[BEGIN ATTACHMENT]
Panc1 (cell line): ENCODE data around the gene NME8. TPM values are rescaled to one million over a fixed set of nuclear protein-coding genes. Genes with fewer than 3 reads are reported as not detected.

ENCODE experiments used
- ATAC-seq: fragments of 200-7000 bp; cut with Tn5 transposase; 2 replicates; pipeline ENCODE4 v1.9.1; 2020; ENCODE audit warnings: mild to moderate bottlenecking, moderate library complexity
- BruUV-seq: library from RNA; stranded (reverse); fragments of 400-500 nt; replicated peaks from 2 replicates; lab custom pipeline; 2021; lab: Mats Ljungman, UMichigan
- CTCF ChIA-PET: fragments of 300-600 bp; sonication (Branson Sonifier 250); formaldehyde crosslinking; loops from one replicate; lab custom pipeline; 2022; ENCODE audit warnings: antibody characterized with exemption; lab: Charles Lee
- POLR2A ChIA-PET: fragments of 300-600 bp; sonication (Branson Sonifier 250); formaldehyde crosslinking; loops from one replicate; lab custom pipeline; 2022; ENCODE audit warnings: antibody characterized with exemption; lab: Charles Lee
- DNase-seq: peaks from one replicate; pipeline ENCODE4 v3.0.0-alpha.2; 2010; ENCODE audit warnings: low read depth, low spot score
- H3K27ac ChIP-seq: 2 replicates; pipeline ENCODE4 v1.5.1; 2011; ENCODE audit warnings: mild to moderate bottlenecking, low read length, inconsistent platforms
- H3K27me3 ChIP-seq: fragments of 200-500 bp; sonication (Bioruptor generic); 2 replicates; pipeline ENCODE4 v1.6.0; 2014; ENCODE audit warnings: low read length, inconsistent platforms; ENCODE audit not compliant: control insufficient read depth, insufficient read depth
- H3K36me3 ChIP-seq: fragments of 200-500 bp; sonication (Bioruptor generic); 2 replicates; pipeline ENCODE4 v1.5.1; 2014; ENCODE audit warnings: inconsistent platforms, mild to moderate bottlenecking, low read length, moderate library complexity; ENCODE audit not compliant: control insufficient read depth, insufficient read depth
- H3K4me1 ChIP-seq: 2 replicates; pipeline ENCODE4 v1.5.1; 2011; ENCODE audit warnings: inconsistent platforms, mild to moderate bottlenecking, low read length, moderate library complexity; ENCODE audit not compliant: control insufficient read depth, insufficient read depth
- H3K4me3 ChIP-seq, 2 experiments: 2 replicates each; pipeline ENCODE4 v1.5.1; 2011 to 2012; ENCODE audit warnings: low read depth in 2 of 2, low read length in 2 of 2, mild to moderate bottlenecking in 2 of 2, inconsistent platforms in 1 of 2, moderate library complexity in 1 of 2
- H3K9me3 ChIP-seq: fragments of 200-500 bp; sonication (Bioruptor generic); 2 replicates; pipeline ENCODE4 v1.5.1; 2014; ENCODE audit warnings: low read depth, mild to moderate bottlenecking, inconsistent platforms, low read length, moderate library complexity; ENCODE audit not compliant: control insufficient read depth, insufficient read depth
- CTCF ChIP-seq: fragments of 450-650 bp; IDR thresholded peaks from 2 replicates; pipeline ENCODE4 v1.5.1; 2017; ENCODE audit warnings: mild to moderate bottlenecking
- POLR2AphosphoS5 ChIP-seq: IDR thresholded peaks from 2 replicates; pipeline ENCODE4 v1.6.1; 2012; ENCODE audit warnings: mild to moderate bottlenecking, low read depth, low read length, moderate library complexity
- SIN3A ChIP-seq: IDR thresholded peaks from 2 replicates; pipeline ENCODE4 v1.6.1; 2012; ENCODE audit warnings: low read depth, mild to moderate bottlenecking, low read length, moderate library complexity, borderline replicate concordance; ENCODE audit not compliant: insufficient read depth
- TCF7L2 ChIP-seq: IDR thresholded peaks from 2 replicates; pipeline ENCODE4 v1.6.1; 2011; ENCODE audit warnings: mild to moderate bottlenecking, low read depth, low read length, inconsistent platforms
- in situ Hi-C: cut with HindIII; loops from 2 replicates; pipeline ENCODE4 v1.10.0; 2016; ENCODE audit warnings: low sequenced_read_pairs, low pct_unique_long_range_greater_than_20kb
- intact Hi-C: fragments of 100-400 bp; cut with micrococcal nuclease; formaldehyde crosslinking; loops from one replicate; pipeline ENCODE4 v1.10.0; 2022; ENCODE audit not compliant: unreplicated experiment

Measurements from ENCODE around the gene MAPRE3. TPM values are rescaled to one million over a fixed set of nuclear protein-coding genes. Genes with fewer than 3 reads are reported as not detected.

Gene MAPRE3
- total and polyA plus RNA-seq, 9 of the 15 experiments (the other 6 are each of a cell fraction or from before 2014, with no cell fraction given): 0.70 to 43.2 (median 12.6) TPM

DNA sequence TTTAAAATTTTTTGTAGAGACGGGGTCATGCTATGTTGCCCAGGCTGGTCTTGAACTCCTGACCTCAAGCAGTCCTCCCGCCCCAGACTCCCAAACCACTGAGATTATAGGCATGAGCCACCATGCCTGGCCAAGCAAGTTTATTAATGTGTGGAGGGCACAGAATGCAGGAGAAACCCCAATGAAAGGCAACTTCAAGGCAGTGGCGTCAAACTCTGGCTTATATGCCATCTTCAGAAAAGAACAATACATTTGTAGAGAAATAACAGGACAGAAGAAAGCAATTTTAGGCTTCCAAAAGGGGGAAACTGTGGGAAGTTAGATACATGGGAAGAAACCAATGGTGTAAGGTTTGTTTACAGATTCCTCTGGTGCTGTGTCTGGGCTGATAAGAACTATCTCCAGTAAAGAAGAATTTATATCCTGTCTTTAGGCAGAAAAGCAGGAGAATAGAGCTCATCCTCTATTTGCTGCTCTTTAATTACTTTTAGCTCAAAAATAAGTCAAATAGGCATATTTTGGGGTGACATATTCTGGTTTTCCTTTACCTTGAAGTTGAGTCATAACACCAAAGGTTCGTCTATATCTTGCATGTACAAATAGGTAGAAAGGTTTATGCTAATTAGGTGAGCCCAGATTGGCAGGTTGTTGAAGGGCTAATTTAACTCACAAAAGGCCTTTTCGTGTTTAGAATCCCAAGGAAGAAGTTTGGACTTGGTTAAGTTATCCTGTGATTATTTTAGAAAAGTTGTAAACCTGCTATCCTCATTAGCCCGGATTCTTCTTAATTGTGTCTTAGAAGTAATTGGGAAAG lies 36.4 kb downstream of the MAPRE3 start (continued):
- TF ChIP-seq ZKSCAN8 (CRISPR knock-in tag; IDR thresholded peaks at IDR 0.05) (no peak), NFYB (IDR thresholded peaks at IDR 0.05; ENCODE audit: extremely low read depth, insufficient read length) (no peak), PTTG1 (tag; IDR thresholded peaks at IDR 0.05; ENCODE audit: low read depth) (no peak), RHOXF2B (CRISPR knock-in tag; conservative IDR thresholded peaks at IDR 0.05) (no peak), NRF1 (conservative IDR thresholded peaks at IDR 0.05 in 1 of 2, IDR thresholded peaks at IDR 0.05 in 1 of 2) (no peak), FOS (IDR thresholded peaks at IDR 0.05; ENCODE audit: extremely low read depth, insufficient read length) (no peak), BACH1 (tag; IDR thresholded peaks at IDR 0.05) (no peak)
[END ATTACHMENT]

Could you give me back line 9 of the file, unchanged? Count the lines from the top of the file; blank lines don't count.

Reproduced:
- H3K27me3 ChIP-seq: fragments of 200-500 bp; sonication (Bioruptor generic); 2 replicates; pipeline ENCODE4 v1.6.0; 2014; ENCODE audit warnings: low read length, inconsistent platforms; ENCODE audit not compliant: control insufficient read depth, insufficient read depth